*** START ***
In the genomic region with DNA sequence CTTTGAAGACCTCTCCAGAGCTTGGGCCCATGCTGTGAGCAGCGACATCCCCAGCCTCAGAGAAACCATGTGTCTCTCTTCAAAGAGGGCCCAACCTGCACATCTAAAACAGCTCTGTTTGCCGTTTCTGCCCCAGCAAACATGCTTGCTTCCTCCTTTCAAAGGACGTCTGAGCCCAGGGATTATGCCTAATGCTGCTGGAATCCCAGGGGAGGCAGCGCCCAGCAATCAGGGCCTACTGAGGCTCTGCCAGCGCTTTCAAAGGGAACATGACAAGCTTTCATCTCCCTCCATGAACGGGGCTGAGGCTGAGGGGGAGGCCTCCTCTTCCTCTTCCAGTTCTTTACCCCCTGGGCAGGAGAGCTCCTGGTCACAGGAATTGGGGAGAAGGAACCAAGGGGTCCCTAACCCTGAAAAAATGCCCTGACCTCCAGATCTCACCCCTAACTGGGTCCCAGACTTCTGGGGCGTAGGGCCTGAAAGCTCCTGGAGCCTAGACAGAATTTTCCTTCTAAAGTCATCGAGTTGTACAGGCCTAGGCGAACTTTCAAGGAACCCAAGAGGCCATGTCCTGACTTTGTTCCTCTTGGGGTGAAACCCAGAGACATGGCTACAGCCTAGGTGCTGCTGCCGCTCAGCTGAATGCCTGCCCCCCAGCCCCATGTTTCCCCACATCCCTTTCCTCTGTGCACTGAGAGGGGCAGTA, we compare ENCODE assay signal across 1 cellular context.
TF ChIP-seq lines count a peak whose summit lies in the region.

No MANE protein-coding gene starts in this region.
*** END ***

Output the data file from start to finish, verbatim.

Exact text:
In the genomic region with DNA sequence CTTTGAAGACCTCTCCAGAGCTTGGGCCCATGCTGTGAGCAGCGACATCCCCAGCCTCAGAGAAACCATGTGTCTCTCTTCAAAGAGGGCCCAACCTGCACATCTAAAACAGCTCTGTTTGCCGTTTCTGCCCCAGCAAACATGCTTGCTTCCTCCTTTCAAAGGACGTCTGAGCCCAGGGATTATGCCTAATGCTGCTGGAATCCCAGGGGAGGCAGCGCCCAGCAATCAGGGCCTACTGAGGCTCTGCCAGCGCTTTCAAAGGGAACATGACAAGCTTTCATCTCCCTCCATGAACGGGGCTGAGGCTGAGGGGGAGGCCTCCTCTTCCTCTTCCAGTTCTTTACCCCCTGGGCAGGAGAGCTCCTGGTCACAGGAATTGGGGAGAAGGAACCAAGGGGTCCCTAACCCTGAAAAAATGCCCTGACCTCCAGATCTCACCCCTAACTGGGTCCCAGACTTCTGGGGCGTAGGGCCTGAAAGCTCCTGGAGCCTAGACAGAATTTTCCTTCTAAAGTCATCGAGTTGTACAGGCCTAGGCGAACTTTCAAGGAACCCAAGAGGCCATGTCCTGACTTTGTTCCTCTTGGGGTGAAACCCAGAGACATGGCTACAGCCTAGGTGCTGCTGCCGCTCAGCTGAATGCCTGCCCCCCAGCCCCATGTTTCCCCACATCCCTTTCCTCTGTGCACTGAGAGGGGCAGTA, we compare ENCODE assay signal across 1 cellular context.
TF ChIP-seq lines count a peak whose summit lies in the region.

No MANE protein-coding gene starts in this region.